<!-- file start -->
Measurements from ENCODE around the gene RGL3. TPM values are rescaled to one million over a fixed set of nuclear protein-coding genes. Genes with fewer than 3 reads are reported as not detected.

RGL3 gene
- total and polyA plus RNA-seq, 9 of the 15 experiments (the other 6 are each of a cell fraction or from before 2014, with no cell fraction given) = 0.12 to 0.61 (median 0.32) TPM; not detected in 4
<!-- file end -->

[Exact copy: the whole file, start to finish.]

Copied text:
Measurements from ENCODE around the gene RGL3. TPM values are rescaled to one million over a fixed set of nuclear protein-coding genes. Genes with fewer than 3 reads are reported as not detected.

RGL3 gene
- total and polyA plus RNA-seq, 9 of the 15 experiments (the other 6 are each of a cell fraction or from before 2014, with no cell fraction given) = 0.12 to 0.61 (median 0.32) TPM; not detected in 4